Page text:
World

African Queen

Finbarr O’Reilly on his award-winning photograph

“I travelled to Niger, where there were dire food shortages — people on the verge of starving to death because they didn’t have a few cents worth of food. In the larger cities, aid agencies had established emergency feeding centres where mothers from smaller villages could bring their children. At the clinic I visited, there were between three and four hundred mothers.

“I had food poisoning that morning and was not feeling well enough to go into the villages, so I sat in a tent with a dozen mothers, interacting with them when I had enough strength. In these situations, twenty-four hours of intravenous treatment can turn a child’s condition around. Without treatment, most of them would be dead within a day or two. Of course, they need to continue receiving enough nutrients to fully recover, but the turnaround from nearly dead to regaining vitality is striking. Still, even with treatment, one of the children in the tent died later that morning.

“Many of the women were not comfortable being photographed. They would turn away or pull their headscarves over their faces. Fatou Ousseini, the mother in the photograph, didn’t seem to mind and smiled at the camera once or twice. I was just sitting down, resting and watching her and her little boy, Alassa. His hand reached up from where he was lying and touched her on the nose. I saw that there was something intimate going on, so I lifted my camera and shot a few frames as his hand slid down her nose onto her mouth and rested on her lips for a few moments.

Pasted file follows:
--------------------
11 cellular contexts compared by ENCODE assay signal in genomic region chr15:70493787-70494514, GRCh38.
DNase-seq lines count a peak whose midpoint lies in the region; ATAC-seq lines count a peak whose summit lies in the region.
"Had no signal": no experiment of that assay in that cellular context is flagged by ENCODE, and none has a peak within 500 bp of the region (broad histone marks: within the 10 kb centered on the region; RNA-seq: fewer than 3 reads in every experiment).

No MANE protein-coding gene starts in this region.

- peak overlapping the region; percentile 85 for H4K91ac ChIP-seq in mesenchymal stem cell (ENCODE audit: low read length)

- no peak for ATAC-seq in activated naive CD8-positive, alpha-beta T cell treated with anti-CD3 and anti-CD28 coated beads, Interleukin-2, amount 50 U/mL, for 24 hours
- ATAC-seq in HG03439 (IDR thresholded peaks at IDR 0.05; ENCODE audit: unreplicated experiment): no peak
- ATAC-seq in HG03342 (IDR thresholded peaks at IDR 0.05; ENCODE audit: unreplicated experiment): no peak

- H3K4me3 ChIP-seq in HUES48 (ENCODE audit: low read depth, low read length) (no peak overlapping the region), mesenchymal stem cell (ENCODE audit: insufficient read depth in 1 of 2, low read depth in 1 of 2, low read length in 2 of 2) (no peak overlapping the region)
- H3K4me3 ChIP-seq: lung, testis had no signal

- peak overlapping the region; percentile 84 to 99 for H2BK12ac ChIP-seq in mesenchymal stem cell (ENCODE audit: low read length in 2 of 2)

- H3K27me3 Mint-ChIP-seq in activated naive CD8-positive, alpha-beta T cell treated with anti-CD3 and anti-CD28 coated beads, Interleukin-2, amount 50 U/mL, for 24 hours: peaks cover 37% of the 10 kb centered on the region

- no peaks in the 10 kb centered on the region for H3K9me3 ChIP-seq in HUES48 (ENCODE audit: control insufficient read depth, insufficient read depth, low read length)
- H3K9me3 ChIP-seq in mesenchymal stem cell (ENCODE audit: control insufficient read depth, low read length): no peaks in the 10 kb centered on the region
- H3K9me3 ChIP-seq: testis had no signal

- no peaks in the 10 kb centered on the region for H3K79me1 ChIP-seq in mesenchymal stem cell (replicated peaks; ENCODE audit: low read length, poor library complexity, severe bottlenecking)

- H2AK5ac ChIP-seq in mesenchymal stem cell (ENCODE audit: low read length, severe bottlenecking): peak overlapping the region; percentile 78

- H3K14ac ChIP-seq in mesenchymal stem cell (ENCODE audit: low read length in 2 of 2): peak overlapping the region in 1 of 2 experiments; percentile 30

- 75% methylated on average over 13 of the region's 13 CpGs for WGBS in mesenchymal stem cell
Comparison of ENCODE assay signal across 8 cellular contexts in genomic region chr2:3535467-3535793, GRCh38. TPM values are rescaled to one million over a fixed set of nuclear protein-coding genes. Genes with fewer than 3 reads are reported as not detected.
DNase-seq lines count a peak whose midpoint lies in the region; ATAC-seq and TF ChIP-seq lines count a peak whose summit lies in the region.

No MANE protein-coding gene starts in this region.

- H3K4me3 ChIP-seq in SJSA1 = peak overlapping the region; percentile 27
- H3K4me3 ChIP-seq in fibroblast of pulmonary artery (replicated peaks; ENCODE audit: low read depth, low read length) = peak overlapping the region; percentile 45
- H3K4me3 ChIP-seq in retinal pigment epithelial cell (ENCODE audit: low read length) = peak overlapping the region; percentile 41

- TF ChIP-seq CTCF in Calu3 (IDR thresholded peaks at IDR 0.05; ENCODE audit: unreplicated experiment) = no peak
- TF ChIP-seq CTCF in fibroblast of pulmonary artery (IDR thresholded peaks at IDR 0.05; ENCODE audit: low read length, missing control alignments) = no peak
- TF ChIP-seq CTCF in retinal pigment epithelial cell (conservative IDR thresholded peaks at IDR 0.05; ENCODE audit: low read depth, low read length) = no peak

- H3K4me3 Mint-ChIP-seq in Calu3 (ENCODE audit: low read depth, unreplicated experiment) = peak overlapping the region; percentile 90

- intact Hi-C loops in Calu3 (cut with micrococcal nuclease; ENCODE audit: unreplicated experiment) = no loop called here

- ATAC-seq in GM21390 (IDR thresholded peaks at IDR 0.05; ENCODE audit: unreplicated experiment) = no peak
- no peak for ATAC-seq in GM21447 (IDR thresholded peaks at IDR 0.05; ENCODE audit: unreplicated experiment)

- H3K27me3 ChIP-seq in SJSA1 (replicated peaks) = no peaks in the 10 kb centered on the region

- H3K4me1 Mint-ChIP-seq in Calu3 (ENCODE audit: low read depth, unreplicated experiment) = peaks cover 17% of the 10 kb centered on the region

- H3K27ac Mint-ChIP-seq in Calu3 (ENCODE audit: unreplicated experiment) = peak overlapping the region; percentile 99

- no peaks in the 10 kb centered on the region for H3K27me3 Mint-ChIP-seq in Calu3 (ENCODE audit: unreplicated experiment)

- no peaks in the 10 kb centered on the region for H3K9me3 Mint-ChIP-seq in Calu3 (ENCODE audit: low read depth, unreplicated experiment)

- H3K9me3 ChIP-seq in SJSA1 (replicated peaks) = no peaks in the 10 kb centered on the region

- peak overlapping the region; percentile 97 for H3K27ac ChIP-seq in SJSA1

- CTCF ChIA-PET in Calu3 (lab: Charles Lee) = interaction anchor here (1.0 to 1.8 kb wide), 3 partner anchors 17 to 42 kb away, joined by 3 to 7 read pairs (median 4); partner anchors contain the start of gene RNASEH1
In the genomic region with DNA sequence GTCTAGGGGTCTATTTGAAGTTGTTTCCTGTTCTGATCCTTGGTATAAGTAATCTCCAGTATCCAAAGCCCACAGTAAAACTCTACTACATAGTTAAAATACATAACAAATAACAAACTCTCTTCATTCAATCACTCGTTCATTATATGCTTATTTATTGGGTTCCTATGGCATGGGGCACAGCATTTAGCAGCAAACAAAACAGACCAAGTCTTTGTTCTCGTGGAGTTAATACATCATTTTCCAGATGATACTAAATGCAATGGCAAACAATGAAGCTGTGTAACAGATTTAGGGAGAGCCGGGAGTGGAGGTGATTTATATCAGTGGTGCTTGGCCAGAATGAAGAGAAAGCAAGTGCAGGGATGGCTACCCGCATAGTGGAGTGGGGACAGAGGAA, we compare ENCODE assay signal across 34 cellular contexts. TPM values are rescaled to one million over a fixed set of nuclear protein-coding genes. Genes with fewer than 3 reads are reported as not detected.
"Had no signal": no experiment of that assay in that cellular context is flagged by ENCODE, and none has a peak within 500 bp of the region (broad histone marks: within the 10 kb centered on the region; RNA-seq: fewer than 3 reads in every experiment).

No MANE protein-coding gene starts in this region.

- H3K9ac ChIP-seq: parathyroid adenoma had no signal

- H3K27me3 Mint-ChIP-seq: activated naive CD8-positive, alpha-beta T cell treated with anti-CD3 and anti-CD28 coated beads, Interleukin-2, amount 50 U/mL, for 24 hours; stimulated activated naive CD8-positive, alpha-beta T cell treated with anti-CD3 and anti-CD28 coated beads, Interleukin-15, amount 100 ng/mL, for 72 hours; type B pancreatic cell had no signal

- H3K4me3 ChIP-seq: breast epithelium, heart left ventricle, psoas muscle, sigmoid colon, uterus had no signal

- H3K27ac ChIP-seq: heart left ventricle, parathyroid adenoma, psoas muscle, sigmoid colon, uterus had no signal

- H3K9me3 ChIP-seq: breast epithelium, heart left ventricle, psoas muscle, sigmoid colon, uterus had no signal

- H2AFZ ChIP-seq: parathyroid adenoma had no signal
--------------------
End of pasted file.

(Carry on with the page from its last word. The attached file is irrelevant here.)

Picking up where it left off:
“The images we see of Africa tend to be negative. Some people will feel pity for this woman, will think of her as a victim, but what drew me to her was the expression on her face — an expression of great character, strength, and courage. It was the resilience of this woman that compelled me, and for that reason there’s hope in this picture as well. I try very hard in my work to show people with their dignity intact.”